1x All-Pro, 6x Pro Bowl, 61 Weighted Career AV
Gerald McCoy remains one of the top five defensive tackles in football today, and was the only true difference-maker on the Tampa Bay defense last season. He's quicker than any good tackle not named Aaron Donald, has exceptional strength and technique to fight through double-teams, and generally has done a good job reminding Buccaneers fans what exceptional defensive line play should look like. He's always up there with our league leaders in defeats by interior linemen, and he has had to pull double-duty as Tampa Bay's best run-stopper and pass-rusher for years now.
Closest Call: The 2010 Buccaneers saw a sudden turnaround thanks to the infusion of a number of rookies in key positions, including McCoy. They became the first team since the merger to start 10 rookies and achieve a winning record, finishing 10-6 with a 3.7% DVOA. It wasn't enough, however -- the Buccaneers finished in a three-way tie at 10-6, losing tiebreakers to both Green Bay and New York. Even if they had made the playoffs, however, McCoy wouldn't have joined them -- he tore his left biceps in December and ended the year on IR.
The NFL didn't start recording individual sack leaders until 1982, so any list of the top pass-rushers in NFL history is going to be incomplete, but here are the biggest recorded totals for players without a playoff appearance:
|Most Sacks, No Playoff Appearances, 1982-2017|
There are a couple All-Pros who I struggled to leave off the list in favor of Schobel. Cleveland Elam was part of the 49ers' Gold Rush line that led the league in sacks in 1976 -- he unofficially had 32 sacks in 1976 and 1977. Chuck Walker played for 12 seasons in both St. Louis and Atlanta, and was a key player on the first Falcons team ever with a winning record in 1973. Either would replace Jackson if it turns out he did slip into that playoff game.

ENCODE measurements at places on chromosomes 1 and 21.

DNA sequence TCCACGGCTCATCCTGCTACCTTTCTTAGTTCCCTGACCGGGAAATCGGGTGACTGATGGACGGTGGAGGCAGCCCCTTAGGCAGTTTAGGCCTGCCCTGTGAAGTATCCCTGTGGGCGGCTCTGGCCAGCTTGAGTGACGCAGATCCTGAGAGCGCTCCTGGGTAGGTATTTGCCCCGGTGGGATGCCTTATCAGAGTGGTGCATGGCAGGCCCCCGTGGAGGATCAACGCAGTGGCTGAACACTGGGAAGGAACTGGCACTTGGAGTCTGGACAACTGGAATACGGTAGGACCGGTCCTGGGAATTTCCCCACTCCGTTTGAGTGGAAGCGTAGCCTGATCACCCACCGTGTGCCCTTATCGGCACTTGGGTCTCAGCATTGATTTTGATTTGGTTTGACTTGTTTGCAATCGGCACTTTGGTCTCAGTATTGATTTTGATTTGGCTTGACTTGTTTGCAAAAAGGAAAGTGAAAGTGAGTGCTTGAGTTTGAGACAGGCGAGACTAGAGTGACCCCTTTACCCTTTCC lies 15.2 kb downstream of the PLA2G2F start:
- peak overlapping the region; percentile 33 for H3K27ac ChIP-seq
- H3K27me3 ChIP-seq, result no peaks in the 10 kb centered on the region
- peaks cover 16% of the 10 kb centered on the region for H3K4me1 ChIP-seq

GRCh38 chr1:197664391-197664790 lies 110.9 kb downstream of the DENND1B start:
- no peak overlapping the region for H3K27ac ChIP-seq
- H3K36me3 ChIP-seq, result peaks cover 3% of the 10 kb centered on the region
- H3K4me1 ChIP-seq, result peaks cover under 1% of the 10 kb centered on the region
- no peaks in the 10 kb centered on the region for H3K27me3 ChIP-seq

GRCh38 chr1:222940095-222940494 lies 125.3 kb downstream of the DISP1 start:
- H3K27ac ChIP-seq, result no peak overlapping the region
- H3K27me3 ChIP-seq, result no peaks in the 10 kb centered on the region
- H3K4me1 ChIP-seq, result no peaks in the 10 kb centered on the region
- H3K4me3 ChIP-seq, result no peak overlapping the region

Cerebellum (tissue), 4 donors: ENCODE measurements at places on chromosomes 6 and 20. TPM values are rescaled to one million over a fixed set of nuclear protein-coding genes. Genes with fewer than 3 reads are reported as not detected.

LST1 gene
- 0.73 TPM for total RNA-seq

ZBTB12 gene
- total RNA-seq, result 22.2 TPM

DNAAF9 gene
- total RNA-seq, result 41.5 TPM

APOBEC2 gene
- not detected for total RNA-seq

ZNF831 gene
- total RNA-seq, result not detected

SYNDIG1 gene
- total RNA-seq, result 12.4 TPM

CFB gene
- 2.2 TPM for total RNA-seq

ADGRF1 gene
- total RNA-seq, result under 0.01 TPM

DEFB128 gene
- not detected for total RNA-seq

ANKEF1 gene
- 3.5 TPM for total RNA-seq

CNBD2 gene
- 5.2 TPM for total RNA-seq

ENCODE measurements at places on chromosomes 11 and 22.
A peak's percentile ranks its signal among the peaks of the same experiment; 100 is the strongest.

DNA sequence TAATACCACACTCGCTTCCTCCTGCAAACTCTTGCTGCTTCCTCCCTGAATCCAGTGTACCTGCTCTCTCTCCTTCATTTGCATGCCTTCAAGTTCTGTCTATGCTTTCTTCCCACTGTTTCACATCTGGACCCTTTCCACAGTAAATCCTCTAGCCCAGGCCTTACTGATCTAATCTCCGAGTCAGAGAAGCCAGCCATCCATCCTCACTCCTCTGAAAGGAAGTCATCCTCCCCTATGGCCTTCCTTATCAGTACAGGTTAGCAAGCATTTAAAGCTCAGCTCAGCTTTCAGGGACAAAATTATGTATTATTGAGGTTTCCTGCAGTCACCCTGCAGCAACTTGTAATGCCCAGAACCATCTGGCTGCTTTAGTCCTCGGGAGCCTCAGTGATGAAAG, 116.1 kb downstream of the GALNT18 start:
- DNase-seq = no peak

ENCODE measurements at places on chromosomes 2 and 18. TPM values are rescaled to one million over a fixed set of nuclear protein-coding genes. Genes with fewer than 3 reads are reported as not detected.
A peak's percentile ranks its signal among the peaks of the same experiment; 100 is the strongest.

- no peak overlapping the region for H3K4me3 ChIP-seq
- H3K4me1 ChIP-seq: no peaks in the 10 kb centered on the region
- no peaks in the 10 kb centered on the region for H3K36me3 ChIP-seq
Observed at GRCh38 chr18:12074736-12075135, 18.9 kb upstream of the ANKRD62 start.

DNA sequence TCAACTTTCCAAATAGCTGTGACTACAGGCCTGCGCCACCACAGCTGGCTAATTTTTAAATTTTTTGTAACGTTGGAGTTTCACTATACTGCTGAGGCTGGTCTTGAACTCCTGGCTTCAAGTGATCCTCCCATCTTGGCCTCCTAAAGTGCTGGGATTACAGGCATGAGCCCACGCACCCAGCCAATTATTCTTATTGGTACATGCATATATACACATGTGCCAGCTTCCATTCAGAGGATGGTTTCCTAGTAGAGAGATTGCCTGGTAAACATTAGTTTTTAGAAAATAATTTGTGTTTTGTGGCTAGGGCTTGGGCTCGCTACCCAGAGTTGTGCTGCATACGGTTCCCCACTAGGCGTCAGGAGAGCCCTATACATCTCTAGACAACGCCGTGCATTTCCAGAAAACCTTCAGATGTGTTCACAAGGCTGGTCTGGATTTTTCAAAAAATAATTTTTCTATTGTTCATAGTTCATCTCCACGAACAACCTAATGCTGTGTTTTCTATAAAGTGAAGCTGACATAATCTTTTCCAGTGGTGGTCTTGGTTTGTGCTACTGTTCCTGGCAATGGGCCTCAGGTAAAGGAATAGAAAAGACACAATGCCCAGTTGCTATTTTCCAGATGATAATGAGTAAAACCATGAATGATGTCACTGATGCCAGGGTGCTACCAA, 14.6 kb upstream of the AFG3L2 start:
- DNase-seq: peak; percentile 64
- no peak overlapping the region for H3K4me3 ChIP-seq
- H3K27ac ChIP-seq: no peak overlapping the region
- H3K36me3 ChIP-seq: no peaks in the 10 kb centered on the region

James Hall had two seasons with double-digit sacks in Detroit and St. Louis. He boasts the worst "adjusted career winning percentage" in NFL history, per Chase Stuart, so his career was just full of fun times. John Zook was one of the best linemen in Falcons history and would appear on this sack list if sacks had been an official stat in the 1970s; when teams would double-team Claude Humphrey, Zook would make them pay. Chris Kelsay was another member of those 2004 Bills and another victim of Buffalo's long playoff drought.
When it comes to defensive tackles, Sean Gilbert deserves a nod, even if he's more famous now for leveraging an awkward franchise tag situation with Washington into a humongous contract in Carolina than for being the youngest ever Pro Bowl starter. You also find plenty of staples of terrible teams for a decade: Bob Pollard with the 1970s Saints, John Mendenhall for the 1970s Giants, Tim Goad for the 1980s and 1990s Patriots and Michael Bankston for the 1990s Cardinals and Bengals. And then you have the 2010s Jets, which leads us into…
With respect to Dr. Z, I had Muhammad Wilkerson on the list up until the very last minute -- when he's motivated (which, admittedly, happens less and less these days), he can be slotted anywhere on the line and wreak havoc. When he was next to Sheldon Richardson and Leonard Williams, that was one of the most impressive defensive lines in football. Both Wilkerson and Richardson would join McCoy on a 12-playoff team-era squad.
The only other active Pro Bowler to have never made the playoffs is Joey Bosa, who hasn't had long enough of a career to really count as a snub yet. After that, the well runs dry, unless you count Lamarr Houston, who was a defensive lineman in a 4-3 system in Oakland at the beginning of his career. Probably best to stick with McCoy and the Jets.
1965-1973 Chicago Bears
Hall of Famer, 5x All-Pro, 8x Pro Bowl, 78 Weighted Career AV